Finally, head over to BBC News to see a slideshow of 76 finalists for Designs of the Year at London’s Design Museum. Everything from typefaces to illustration to furniture design to architecture, they’re all worthy of inclusion in the exhibit.

Retro Breakfast Cereals; Eternal Sunshine Turns 10; Saying Yes To The War On Drugs; Kate Ascher. Musings for March 19th, 2014.

Can you feel it? Spring, my favorite time of year, is imminent and I couldn’t be more ready or happier about it. It’s getting darker later, the blizzards are behind us, and New York is getting restless and randy, despite the promise of a week or two more of chilly weather. Good things are just around the corner, folks, so I thought I’d do a round-up of some of the stuff out there this week that’s putting a spring in my step as we head into a new season.



This list of 54 classic, long-gone breakfast cereals made me happy, snacky, and nostalgic. Powdered Donuts! S’mores! Ice Cream Cones! Why not just a bowl of Snickers bars covered in half & half? I remember many of these. And I’m loving Pac-Man cereal with missing children, video game characters and building set/Lego & Erector set hybrid. 



One of my very favorite movies of all time (and still, I think, the best relationship movie ever made) turns 10 this week and prepare for the retrospective tributes to be popping up this week. I love this movie. It’s exceedingly imaginative, beautiful, and ultimately heartbreaking (or affirming?), and it’s the finest hour for Carrey, Winslet, Gondry and everyone else involved.



The War On Drugs have just released this week what will probably end up being my favorite album of the year Lost In The Dream and, to my surprise (because albums that sound like this don’t usually get this level of praise not because it doesn’t deserve it), it’s getting raves across the board. And I’m talking best of the decade kinds of raves. I couldn’t be happier about that because it really is a perfect record and as original and fresh as it is evocative of 80s-era Petty, Henley, Dylan, Dire Straits, Springsteen, etc. Enjoy Red Eyes, above. The rest of the album is even better. Can’t wait to see them live tomorrow night.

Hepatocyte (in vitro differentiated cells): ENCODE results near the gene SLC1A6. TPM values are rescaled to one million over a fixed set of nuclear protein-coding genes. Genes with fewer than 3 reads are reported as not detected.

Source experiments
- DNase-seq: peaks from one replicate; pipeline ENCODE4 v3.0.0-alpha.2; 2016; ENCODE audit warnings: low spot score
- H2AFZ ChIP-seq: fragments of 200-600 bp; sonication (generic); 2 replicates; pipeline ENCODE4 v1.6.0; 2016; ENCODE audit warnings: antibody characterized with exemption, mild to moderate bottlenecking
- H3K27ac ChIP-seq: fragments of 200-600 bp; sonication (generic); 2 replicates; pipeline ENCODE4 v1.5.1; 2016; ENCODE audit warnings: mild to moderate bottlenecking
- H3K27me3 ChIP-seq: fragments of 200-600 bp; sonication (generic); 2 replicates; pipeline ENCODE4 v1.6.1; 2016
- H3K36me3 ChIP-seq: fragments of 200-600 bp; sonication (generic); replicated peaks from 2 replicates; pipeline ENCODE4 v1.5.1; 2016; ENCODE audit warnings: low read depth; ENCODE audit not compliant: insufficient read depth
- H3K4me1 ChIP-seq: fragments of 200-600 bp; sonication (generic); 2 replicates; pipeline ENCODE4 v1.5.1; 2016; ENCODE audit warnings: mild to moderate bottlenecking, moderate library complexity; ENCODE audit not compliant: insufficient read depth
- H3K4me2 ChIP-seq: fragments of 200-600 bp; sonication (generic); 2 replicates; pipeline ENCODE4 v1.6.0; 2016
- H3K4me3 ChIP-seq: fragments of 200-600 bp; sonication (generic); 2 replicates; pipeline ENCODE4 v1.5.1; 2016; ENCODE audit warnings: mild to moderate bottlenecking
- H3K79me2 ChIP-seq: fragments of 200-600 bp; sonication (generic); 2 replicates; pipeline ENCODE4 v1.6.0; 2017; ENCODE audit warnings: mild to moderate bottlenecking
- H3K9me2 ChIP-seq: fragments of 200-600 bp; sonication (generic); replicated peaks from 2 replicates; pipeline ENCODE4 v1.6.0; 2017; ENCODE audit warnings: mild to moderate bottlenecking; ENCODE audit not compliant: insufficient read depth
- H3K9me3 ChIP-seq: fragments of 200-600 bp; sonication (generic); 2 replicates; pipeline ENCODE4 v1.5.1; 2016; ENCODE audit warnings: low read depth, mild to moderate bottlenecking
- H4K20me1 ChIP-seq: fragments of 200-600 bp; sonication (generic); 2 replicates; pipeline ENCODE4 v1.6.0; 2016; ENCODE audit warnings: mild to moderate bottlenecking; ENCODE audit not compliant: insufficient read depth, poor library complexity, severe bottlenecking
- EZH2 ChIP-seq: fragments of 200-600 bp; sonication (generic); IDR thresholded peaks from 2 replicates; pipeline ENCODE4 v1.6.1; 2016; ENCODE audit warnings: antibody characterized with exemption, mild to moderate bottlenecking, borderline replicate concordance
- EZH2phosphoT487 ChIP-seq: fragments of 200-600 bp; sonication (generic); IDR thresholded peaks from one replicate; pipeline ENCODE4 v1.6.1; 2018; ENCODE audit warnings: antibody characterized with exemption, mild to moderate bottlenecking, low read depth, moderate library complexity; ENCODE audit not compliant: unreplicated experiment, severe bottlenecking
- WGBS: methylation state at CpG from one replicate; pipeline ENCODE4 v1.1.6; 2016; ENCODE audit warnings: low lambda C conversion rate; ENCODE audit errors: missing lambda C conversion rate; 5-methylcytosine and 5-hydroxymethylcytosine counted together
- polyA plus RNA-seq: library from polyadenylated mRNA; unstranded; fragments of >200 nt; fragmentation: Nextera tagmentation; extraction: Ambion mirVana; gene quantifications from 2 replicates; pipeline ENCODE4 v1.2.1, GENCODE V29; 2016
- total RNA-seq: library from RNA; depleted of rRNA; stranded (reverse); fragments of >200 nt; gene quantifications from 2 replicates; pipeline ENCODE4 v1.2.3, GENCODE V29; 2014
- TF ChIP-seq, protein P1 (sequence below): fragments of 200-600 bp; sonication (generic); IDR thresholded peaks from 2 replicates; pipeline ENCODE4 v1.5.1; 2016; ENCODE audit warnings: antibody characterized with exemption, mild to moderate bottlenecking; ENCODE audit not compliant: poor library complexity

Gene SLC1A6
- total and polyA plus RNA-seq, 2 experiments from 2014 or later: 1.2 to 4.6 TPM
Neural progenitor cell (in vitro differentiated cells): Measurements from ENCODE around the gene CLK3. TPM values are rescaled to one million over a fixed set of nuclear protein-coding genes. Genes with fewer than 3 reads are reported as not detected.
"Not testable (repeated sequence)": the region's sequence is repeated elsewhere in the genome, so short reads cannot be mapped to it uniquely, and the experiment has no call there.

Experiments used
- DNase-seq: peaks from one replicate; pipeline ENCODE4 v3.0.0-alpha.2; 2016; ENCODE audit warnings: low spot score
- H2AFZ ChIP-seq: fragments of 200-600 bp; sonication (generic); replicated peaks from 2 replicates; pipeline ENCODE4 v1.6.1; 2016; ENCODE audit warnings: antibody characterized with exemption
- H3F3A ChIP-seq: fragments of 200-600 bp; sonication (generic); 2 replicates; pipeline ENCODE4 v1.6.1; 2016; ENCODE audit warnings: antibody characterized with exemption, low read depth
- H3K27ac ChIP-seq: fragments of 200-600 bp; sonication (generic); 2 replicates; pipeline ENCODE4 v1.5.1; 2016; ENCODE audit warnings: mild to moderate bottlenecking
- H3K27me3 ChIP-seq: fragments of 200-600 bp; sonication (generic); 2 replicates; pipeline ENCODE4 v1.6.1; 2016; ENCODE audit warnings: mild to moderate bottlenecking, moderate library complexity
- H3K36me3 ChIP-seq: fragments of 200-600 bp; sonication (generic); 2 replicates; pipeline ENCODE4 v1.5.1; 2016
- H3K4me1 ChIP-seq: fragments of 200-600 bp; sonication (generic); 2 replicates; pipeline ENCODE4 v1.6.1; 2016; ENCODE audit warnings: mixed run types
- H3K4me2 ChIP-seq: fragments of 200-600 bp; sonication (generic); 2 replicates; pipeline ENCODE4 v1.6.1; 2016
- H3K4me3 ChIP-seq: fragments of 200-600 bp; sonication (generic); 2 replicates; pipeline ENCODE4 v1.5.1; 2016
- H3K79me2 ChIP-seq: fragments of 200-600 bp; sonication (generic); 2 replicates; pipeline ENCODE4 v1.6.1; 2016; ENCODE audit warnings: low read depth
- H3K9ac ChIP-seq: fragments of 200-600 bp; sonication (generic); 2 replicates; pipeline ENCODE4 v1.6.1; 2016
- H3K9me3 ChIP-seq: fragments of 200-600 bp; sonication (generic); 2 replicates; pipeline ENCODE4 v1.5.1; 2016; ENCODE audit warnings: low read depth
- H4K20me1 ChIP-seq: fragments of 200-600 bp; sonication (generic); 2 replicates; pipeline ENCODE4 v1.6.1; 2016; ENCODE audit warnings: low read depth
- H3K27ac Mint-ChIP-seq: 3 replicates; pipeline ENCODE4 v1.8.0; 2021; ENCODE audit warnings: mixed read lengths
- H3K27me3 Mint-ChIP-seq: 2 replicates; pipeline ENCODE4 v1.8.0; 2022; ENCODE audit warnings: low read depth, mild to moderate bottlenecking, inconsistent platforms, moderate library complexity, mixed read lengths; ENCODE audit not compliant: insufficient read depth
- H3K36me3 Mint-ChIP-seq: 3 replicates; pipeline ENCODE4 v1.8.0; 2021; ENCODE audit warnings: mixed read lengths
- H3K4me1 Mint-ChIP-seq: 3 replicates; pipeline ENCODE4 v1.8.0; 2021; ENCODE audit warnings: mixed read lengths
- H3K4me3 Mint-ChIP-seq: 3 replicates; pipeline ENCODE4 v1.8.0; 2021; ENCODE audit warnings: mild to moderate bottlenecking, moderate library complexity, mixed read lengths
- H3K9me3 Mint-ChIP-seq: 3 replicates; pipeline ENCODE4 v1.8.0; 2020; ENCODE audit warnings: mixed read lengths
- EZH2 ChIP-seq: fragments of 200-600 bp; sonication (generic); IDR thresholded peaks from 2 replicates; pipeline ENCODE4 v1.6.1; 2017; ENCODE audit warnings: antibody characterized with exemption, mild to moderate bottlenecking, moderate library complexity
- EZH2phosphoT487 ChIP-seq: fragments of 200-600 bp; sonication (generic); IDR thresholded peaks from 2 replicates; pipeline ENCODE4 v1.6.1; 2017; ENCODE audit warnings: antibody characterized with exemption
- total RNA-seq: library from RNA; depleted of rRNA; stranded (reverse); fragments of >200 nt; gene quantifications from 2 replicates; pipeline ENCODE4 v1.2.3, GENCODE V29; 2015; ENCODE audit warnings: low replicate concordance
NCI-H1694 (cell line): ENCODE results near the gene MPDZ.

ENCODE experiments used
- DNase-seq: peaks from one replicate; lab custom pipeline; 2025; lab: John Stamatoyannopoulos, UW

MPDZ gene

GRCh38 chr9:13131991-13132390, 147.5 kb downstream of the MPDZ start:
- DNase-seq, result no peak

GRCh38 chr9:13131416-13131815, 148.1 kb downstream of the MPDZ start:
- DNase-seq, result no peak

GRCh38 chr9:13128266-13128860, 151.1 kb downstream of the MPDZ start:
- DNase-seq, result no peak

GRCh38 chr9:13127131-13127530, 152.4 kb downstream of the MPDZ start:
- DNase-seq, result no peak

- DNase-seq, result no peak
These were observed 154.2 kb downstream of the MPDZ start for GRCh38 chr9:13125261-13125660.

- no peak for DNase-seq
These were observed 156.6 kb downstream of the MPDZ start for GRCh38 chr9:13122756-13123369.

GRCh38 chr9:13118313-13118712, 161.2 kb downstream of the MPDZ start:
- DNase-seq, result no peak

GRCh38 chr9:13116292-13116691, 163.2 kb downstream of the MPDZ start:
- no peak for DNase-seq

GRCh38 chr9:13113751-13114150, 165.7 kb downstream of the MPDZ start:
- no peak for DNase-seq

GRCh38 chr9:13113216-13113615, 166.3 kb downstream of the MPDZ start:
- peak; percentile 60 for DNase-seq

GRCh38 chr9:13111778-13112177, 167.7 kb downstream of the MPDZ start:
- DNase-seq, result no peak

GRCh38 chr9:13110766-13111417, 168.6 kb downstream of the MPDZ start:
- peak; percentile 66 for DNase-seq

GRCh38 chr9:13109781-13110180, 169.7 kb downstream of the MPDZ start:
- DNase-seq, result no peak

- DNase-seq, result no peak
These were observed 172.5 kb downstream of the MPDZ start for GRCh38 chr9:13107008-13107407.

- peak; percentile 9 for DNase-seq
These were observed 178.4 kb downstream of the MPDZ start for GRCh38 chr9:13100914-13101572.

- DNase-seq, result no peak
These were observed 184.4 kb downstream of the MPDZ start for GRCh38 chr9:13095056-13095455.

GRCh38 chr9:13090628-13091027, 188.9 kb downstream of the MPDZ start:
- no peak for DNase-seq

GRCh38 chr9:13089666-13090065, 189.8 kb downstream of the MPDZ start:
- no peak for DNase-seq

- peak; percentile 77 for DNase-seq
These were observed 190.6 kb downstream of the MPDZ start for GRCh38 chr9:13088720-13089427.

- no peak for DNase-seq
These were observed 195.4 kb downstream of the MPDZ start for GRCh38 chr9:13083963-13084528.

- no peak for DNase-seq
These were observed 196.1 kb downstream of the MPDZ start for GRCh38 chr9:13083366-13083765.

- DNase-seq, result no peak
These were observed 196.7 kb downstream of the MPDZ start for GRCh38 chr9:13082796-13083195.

Kate Ascher is one of my favorite authors and her new book is out tomorrow. Her previous books about urban engineering include the fascinating visual explorations of the inner-workings of cities (The Works) and skyscrapers (The Heights), and this time around, in The Way To Go, Kate explores transportation. If you’re into “how things work” geekiness, her books are for you. Check out an excerpt here.

'Cause everybody owns the great ideas, and it feels like there's a big one round the corner.


Elbow never makes a bad record. They don’t write bad songs. Their consistency is almost otherworldly and the world is a better place with them in it. Most of England would agree with me on that, too, seeing as their national treasure across the pond. I’m ears-deep in great new music these days. Between Real Estate and Beck and Mac DeMarco, to name a few, it seems like every week there’s a wonderful new album to enjoy lately. As always, Elbow tower above with their latest The Take Off And Landing Of Everything, with New York Morning one of the many standouts on an album full of ‘em. This song sounded so right on the train today and the beauty of this lyric below nearly made my legs buckle. Lead singer—and personal hero—Guy Garvey’s lyrics are always so perfect, so sweet, so unpretentious, so honest, much like the above video for the song.

The way the day begins
Decides the shade of everything
But the way it ends depends on if you’re home
For every soul, a pillow at a window, please
In a modern Rome, where folk are nice to Yoko.